Compression is another tool the mastering engineer uses to bring out the flavor of audio. Used effectively, compression can smooth out the piece. It raises the volume of the softer sounds and reduces the level of the louder ones, to make them all more uniform to the ear. Setting the attack and release of the compressor can yield a pleasing sense of dynamics that can set the whole mix in motion where all the instruments sound like they are on the beat and surging forward in the groove (even when they may not be). The loudest element of the mix that the attack segment "captures" will trigger the subsequent gain reduction. The decay will determine how long that reduction will last and the audio will rise again in volume till the next loud trigger comes through and starts the cycle all over gain. Mastering engineers tend to love compressors as each has a different sonic imprint on material.
Another type of compression used
at the mastering phase is a multi-band compressor. This is a processor that
works to both tonally balance the piece by breaking up the audio bandwidth into
3 or more bands and having a separate compressor for each.
The Waves Linear Phase Multiband has 5 bands that are totally user definable. This is a dangerously powerful tool. It's quite easy to ruin a mix you worked months on with it. The MB compressor can do major surgery on your mix when used with care. You can dial in different compression (or expansion) settings for each band till it does what you want it to do. These are settings I discovered on a fast trance like song to bring out more punch in the lower region and create a sharply defined edgy high end that was deeply buried in the original. Now that those frequencies are alive I can add other processors to smooth it out. The Multiband compressor usually goes early in the chain and may be followed by a smoothing eq and a rounder compressor. I could have used the low bass band to roll-off the bass, but here I wanted to accentuate a clean subwoofer "thump", so i will have to follow this with something to roll off the subsonic bass.
There is really only one rule.
The brickwall limiter has to be at the end to prevent any "overs" from occurring.
Otherwise the order is determined by your goals for the piece you are mastering.
Mastering engineers earn their pay not just because they know how to set up the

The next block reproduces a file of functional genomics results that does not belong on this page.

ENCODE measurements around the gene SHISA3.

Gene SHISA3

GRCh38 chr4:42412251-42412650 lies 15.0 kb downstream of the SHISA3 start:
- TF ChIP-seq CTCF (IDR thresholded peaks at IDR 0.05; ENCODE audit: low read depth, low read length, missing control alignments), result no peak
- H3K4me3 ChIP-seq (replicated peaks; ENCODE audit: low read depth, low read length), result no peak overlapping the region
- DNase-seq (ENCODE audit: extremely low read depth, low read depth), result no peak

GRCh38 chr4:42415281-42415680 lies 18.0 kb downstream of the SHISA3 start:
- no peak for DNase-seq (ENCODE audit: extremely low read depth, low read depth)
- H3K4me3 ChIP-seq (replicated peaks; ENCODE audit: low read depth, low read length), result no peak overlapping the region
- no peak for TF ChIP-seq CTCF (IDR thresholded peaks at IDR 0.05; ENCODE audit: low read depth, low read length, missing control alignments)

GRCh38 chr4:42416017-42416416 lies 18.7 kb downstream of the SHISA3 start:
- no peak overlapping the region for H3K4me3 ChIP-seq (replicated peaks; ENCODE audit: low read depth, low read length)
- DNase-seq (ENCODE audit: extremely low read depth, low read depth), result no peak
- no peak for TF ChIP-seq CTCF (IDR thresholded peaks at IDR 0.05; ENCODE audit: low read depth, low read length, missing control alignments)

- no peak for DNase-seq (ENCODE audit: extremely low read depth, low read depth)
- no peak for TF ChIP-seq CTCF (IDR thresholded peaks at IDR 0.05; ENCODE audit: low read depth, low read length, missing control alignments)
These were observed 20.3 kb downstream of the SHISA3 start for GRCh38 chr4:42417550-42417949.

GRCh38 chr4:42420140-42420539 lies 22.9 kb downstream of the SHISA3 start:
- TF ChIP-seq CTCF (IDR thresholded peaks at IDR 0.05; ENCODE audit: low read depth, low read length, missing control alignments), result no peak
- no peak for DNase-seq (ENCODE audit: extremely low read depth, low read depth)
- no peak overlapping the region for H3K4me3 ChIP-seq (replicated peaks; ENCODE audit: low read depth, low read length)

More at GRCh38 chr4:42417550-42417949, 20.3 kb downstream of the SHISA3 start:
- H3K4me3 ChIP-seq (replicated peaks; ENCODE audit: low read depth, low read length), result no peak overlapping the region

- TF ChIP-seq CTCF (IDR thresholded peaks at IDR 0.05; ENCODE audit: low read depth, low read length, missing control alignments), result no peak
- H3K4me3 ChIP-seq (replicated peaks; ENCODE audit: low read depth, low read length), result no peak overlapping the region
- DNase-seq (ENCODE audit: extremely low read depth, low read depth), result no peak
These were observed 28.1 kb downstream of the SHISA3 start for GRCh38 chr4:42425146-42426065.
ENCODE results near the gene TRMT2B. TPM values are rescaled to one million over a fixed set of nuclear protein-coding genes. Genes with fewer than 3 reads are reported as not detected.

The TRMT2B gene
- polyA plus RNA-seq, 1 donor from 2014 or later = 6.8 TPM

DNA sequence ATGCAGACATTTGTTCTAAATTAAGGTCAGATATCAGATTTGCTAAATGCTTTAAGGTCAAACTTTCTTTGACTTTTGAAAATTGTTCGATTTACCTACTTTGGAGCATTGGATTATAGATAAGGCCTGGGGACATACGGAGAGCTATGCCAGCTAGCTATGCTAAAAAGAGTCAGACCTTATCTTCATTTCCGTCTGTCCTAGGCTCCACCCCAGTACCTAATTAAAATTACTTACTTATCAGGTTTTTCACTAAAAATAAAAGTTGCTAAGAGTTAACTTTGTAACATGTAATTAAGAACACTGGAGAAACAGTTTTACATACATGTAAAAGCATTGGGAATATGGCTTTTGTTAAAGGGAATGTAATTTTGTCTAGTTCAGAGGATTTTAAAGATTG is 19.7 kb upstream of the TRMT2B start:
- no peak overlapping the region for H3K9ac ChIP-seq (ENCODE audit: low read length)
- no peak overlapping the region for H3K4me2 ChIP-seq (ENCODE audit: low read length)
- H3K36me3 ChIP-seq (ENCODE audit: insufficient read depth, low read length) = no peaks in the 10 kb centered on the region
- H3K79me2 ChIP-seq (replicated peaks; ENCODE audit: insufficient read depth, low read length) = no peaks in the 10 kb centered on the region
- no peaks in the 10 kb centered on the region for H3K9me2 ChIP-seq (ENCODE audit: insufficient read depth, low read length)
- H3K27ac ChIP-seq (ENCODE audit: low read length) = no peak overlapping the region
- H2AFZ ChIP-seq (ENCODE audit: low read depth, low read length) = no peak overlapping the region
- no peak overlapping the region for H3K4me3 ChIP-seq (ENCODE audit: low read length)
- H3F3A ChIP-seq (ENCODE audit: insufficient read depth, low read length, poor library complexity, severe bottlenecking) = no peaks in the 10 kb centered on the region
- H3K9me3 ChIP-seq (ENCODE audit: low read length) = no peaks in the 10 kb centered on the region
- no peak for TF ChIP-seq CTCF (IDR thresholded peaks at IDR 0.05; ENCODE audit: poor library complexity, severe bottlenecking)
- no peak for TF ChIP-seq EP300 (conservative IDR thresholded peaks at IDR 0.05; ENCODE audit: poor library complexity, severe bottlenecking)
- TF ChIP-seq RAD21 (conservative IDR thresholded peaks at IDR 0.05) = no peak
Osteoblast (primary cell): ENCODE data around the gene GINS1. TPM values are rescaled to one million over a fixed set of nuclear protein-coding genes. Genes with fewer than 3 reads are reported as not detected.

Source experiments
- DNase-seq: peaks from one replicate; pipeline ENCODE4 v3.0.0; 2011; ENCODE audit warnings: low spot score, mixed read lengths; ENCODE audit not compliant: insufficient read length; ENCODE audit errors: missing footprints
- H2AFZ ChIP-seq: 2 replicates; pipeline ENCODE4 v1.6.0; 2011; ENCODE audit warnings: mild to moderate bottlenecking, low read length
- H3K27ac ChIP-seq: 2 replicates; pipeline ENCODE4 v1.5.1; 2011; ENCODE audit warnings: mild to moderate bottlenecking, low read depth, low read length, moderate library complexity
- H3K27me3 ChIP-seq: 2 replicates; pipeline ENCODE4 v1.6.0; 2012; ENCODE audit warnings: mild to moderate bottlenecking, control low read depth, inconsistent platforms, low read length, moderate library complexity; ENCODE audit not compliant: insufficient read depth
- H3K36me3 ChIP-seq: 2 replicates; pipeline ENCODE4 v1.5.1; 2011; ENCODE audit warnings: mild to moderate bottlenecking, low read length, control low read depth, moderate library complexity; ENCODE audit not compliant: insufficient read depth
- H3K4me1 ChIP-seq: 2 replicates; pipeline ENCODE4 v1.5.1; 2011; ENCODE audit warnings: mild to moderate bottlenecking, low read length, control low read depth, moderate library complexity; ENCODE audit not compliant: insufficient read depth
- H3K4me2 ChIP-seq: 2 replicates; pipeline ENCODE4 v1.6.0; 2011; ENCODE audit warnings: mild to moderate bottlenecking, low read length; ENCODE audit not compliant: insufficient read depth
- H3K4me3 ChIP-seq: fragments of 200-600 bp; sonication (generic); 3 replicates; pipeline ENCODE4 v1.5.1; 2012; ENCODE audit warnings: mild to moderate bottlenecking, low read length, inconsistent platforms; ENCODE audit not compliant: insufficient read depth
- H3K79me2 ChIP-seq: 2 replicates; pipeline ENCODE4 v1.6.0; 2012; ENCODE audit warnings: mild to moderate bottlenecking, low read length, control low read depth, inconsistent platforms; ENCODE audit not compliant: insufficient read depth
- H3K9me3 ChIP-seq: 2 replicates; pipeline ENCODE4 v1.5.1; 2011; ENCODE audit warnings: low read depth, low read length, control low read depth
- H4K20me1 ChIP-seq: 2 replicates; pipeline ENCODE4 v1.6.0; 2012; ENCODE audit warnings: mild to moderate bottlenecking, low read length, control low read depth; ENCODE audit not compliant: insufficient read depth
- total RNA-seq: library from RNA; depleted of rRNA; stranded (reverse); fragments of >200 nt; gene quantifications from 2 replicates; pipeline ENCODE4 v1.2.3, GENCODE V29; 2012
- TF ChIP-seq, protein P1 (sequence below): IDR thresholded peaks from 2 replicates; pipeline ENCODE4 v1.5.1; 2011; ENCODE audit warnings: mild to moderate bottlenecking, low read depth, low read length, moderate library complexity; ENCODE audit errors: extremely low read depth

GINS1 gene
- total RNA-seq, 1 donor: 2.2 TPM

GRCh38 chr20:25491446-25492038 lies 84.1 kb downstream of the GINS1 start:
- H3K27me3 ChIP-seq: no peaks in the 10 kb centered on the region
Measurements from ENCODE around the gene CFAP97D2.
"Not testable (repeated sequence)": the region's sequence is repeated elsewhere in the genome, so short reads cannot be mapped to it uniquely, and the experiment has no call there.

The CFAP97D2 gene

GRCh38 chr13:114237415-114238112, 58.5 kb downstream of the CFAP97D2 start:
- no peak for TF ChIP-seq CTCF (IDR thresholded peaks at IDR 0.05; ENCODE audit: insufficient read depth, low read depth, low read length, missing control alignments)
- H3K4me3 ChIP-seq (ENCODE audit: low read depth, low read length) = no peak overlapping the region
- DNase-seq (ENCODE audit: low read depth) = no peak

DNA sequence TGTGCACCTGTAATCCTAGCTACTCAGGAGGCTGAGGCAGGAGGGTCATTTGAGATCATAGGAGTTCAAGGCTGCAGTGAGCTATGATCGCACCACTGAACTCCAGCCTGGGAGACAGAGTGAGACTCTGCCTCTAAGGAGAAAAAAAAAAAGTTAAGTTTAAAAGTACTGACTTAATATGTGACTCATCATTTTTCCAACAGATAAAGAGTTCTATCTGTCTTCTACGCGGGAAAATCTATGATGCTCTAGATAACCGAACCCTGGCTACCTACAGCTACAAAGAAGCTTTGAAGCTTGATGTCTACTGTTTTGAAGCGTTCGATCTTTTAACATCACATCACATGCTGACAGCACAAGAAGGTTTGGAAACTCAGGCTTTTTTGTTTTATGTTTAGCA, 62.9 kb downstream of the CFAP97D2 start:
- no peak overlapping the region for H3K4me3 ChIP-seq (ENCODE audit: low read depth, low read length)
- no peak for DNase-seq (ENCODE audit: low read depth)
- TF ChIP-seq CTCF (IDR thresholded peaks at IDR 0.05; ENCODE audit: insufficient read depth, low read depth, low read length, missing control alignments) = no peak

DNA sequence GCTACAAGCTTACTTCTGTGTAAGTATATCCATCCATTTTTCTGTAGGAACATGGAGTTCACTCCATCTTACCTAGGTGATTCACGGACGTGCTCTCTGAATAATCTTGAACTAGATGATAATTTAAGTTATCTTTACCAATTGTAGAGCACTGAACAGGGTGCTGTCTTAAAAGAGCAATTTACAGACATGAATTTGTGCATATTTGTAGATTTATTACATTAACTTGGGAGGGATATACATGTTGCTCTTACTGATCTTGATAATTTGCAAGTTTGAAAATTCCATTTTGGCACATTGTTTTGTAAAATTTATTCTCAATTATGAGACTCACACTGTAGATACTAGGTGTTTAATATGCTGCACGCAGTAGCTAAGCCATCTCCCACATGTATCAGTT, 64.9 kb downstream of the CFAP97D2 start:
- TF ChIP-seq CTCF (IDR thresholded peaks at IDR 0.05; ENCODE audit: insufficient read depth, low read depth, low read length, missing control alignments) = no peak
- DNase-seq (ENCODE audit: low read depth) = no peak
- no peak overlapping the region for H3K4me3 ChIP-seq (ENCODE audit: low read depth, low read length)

machines, but because of their experience in assessing the overall mix's strengths
and weaknesses and then being able to develop a plan of attack to remove
or reduce the weaknesses while maintaining or enhancing the mix's strengths.
You add a processor when there is a reason and need to do so. You might not
need to add eq if the mixdown engineer had the troublesome frequencies under control,
or you might have to surgically remove an irritating frequency. Rather than
ask a question which has no absolute answer, why not experiment by changing the
order in your plugin chain a few times. How did it work when eq was put before
compression? Vice versa? Now you are gaining experience.
By using your ears and your knowledge of what each
processor may provide, you begin to develop strategies for making the master shine.
The session ends when you have decided you have achieved this. Often that is a hard
decision! When is done, "done"! Mastering audio is about listening and
making decisions. Its your ability to listen carefully, knowing what tool
to apply and when, and a strong internal sense of what good sound is that leads
to a successful session. An interaction of ear and mind. We all want
good sound. As you master your work, you have a shot a defining what that
means, not only for others, but more importantly, for yourself.
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|This book is highly recommended|
The Art and Science of Mastering Audio with Massive Mastering
How does one set up their studio for mastering? What are some of the practices the mastering engineer follows? What hardware and software is needed to accomplish the task?
Paul White's "20 Tips on Home Mastering"
Links to our Mastering Engineer
And our Recording/Mix Engineer
Confusion now hath made